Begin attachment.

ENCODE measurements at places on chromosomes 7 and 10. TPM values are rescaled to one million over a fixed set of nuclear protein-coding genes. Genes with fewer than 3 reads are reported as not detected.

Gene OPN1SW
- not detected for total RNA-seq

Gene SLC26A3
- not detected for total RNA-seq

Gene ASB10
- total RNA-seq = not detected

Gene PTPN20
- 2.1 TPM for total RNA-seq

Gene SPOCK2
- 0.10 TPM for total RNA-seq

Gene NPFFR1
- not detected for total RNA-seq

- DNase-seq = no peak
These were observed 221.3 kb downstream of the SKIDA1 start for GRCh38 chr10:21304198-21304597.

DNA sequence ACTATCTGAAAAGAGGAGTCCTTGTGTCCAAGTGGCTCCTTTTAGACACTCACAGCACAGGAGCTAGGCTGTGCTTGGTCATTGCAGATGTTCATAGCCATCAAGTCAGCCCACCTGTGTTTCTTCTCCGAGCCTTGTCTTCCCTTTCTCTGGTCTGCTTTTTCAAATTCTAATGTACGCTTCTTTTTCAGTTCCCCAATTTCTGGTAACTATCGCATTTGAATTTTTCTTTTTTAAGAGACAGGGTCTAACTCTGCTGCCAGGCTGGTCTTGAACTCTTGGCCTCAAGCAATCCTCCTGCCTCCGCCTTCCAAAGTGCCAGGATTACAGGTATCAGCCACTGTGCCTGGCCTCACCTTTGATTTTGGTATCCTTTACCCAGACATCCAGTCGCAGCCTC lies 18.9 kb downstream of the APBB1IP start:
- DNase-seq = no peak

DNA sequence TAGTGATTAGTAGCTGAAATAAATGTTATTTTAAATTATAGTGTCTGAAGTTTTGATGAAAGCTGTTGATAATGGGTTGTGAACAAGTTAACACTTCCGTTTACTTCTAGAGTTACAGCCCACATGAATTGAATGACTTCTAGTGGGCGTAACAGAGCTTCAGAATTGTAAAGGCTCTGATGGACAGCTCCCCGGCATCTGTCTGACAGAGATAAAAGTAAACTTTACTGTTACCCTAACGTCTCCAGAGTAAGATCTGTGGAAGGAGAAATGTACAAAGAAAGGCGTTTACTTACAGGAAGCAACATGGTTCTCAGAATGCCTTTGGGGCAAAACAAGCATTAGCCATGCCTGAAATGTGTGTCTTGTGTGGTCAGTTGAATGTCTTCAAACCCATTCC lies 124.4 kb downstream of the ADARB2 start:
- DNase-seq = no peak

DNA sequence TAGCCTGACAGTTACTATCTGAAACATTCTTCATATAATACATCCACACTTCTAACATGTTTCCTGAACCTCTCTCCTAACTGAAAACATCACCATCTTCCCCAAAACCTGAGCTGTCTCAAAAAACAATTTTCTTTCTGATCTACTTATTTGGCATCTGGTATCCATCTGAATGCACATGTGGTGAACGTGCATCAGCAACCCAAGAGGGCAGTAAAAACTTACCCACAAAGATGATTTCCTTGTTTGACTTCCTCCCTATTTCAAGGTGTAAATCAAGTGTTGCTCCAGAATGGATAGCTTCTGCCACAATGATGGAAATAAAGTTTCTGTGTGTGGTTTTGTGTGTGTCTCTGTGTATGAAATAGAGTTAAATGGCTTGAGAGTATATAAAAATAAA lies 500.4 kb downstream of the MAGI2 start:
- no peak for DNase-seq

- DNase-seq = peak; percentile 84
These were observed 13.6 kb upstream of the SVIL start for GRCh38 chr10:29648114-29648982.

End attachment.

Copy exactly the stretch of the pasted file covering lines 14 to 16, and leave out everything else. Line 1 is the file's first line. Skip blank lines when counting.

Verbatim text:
- DNase-seq = no peak
These were observed 221.3 kb downstream of the SKIDA1 start for GRCh38 chr10:21304198-21304597.

DNA sequence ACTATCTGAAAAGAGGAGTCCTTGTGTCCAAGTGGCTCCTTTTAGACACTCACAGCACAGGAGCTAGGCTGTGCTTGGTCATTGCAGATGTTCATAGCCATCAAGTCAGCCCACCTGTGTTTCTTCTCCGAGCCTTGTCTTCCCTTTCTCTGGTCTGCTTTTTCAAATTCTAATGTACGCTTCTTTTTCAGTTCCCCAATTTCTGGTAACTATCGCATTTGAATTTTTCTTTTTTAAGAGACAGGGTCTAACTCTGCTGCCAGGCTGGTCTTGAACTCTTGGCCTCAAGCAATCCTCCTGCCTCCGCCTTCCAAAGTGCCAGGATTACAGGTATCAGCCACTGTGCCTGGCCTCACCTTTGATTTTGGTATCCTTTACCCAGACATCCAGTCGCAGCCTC lies 18.9 kb downstream of the APBB1IP start: